Todd said...

Hey, I found one of these trigger generators in the trash at work many years ago! I still have it stashed in a cabinet.

It might be broken however, since someone has pried one end of the case open. As I read your description of spiral generators, the image of the guts of this thing popped into my head. And of course the photo clinched it!

You wondered about the switch. This thing contains a _Krytron_!
That's primarily why I rescued it from the recycling bin.


Bill Lemieux said...

No kidding? The exact same make? I remember you mentioning finding a krytron in some piece of gear in the trash, but I didn't remember what it was. Shame it was disassembled, it's almost certainly unsalvageable now. But its construction might be interesting to examine.

A krytron makes good sense. In PAE's letter to me, they did mention this thing requires a license to export, but that's true of most very fast high voltage pulsers or switching devices, whether they are bulky or not.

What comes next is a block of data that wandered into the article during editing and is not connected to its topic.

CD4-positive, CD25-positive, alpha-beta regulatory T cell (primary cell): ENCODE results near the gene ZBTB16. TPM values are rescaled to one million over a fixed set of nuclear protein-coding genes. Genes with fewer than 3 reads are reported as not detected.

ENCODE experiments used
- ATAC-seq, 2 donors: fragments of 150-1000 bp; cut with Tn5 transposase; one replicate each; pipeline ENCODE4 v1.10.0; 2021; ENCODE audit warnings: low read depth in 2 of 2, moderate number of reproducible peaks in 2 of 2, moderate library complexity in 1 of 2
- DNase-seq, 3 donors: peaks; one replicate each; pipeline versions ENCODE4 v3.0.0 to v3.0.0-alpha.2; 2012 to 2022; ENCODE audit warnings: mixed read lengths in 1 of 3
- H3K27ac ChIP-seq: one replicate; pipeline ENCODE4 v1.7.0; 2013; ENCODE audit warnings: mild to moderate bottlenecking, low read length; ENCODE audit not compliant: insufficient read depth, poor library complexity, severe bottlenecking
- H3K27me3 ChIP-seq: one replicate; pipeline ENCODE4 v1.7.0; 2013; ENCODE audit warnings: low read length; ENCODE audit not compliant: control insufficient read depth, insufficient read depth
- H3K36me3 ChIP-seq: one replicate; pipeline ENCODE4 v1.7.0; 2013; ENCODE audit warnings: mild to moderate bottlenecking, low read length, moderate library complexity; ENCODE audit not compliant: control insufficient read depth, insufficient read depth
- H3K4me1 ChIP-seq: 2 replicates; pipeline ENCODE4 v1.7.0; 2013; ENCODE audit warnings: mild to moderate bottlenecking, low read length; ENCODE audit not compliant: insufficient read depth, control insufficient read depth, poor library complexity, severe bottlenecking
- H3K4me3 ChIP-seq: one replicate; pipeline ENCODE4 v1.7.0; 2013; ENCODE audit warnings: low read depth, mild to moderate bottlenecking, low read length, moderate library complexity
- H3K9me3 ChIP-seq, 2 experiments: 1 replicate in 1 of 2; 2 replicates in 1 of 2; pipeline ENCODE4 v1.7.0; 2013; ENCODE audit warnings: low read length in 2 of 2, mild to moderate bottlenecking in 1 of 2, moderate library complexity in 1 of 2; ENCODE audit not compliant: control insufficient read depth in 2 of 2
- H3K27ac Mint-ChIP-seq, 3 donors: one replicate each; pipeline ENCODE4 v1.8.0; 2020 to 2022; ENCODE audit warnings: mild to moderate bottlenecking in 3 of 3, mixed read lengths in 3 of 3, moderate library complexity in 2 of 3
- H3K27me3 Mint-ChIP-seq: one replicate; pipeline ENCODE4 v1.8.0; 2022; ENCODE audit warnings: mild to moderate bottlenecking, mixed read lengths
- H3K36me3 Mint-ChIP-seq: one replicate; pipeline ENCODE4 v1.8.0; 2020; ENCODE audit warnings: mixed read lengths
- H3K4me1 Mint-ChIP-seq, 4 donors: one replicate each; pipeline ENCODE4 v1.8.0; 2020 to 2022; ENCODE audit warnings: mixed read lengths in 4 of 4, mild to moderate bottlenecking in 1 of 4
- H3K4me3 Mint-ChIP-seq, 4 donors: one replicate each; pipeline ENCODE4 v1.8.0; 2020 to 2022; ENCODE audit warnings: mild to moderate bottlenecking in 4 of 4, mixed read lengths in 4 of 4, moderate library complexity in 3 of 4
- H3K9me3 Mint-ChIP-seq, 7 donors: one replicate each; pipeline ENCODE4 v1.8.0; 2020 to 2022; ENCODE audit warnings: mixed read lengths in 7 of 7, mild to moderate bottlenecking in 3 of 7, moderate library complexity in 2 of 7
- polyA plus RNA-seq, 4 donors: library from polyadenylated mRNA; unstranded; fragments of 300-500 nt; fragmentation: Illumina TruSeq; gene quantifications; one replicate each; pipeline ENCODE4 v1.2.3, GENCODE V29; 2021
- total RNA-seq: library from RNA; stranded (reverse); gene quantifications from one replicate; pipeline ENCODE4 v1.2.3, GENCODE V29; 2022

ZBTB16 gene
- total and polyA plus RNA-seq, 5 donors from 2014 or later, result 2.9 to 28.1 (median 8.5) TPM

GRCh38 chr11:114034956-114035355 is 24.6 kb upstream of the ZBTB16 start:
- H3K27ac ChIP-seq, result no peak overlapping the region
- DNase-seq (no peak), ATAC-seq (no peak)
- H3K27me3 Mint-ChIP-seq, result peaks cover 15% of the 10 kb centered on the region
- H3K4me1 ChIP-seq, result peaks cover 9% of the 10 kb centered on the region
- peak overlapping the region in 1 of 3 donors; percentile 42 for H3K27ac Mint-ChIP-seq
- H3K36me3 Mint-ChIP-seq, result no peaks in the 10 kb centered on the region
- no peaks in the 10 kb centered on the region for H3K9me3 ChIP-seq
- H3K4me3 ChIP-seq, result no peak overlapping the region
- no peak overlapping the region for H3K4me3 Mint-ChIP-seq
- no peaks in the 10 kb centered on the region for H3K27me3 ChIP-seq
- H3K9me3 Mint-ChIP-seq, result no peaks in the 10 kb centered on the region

I wonder how they managed the keep-alive supply for the krytron. I suppose it could all be done with dividers. It does require 0.1mA from the charge supply, which seems a bit much for simple dielectric leakage if the thing is well made and back-filled. It has a fairly narrow operating range - 5kV to 7kV.

I also discovered that the lifetime of these things isn't so long - they rate the PT-55 for 10,000 shots... IF you run it at 5kV for long life.

They also suggest that for best jitter, you run it at the max charge voltage of 7kV and the max trigger voltage of 600V, but they don't say what the shot life is under those conditions.

I've got a KN-22 lying around somewhere. I suppose that's one way I could fire this silly thing.
Well, maybe. The KN-22's minimum anode voltage is 400V, typical is 4,000. I suppose one could divide the output. Two other krytrons will operate down to 300 volts.

Krytrons also have fairly low shot lives...

Or I could just save up $270 for PAE's trigger module. *sigh*

Bill Lemieux said...

Oh, and krytrons happily trigger at few hundred volts.
Why didn't I think of that?